Many people going through a divorce have questions come tax time as the financial changes their family has gone through become clear. When and how a person can claim a child following a divorce can depend on a number of factors. The first step before you claim a child as a dependent is to make sure he or she fulfills certain basic criteria, all of which are set forth in IRS regulations.
First, and most obviously, the child in question must actually be your child or a descendent of your child. This does not mean the child must biologically be yours. It can mean either through birth, adoption or foster parenting. The child in question is also allowed to be a sibling, half-sibling or step-sibling, or a descendant of any of these.
The child being claimed must also be younger than 19, or 24 if he or she is a full-time student, and must also be younger than you (something that shouldn't be much of a problem). The only caveat to the age requirement is if your child is permanently disabled, in which case you can claim him as a dependent regardless of his age.
Beyond these two fairly simple factors, the IRS also looks to the child's residency throughout the year. Typically, you are permitted to claim a child as a dependent if he or she resided with you for more than half of the year. Of course, in shared custody situations, this can become tricky. The residency requirement means that parents with primary custody of their child will be the ones that are able to claim the kids as dependents.
There are, however, situations where a non-custodial parent can claim a child as a dependent if several additional factors are met. First, the parents must be legally divorced, separated under a written separation agreement, or living separately for at least the past six months. Second, the child must have received more than half of his financial support over the year from either one or both parents. Third, the child must have been in the custody of one or both of the parents for more than half of the year. Fourth, the custodial parent who would typically be able to claim the child must sign a form declaring that they will not claim that child as a dependent for that year's taxes. The non-custodial parent must then attach this declaration to her tax return.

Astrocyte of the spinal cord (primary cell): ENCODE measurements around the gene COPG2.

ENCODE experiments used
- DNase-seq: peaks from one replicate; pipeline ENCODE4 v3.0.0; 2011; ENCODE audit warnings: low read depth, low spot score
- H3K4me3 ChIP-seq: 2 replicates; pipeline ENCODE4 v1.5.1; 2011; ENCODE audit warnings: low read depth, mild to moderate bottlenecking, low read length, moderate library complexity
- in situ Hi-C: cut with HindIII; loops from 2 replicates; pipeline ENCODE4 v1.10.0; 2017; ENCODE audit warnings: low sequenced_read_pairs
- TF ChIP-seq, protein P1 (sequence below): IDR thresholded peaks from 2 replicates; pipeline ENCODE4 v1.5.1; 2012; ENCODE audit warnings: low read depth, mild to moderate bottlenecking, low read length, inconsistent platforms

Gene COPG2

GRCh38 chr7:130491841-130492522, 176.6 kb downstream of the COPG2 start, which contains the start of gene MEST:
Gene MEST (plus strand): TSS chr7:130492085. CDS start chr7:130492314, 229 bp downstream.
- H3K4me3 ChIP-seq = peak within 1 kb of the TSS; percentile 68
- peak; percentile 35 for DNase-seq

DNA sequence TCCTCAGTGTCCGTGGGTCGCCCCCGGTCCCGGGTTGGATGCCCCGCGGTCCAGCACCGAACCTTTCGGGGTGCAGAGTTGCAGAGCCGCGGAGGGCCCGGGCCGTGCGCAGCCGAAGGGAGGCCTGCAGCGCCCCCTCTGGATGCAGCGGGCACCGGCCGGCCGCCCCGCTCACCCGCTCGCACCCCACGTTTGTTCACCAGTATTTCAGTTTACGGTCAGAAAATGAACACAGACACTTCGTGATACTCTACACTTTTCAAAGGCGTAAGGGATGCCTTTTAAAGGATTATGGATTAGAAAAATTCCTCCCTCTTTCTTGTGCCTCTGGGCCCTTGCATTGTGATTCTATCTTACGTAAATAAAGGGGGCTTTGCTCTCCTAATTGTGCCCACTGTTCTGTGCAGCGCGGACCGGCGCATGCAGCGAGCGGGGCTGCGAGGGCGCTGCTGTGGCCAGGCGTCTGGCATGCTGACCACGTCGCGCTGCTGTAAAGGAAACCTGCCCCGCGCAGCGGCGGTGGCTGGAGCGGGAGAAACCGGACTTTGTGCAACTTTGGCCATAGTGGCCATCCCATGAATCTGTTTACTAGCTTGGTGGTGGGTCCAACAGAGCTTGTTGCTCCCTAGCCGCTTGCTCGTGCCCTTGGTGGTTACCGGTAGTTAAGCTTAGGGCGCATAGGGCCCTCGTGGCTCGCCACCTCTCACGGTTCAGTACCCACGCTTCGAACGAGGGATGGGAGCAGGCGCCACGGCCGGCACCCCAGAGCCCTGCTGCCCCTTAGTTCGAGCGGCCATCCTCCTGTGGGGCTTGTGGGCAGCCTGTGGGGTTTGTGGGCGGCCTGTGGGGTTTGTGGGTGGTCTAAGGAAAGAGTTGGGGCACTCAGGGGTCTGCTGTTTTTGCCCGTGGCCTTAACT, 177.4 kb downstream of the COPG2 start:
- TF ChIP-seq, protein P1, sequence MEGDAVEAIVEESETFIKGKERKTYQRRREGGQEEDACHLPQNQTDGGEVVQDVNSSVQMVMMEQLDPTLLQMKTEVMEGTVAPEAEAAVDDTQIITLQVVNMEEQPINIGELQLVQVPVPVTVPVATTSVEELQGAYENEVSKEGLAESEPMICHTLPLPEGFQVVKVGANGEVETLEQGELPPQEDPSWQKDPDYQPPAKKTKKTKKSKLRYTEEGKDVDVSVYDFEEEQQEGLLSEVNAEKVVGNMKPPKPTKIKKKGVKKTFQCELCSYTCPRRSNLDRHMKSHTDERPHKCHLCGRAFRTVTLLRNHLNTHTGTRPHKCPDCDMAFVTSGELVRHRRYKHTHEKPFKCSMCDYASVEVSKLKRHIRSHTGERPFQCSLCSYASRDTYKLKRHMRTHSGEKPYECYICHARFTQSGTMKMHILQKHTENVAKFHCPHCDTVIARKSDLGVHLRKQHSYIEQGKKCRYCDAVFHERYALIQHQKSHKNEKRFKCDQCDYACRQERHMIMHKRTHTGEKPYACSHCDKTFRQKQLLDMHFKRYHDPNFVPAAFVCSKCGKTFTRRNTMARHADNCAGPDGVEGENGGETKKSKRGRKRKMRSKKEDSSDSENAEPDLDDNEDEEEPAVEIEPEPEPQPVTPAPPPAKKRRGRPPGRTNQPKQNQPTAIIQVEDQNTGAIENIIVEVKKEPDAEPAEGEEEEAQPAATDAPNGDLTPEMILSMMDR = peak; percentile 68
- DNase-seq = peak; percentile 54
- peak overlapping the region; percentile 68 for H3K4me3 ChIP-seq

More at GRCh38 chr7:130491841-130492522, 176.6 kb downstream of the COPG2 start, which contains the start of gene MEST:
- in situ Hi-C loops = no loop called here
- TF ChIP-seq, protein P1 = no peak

Determining exactly what "non-custodial parent" means can be confusing. According to IRS rules, the custodial parent is the parent with whom the child lived for the greater number of nights over the span of that year. If the parents separated during the tax year in question, and the child lived with both parents prior to their separation, then the custodial parent is the one with whom the child lived for the greater number of nights post-separation. In the rare event that a child spent exactly the same number of nights with each parent then the custodial parent is deemed to be the one with the greater adjusted gross income.
If you find yourself facing the prospect of divorce, you need to contact an experienced Charlotte family law attorney who can help guide you through the confusing process.
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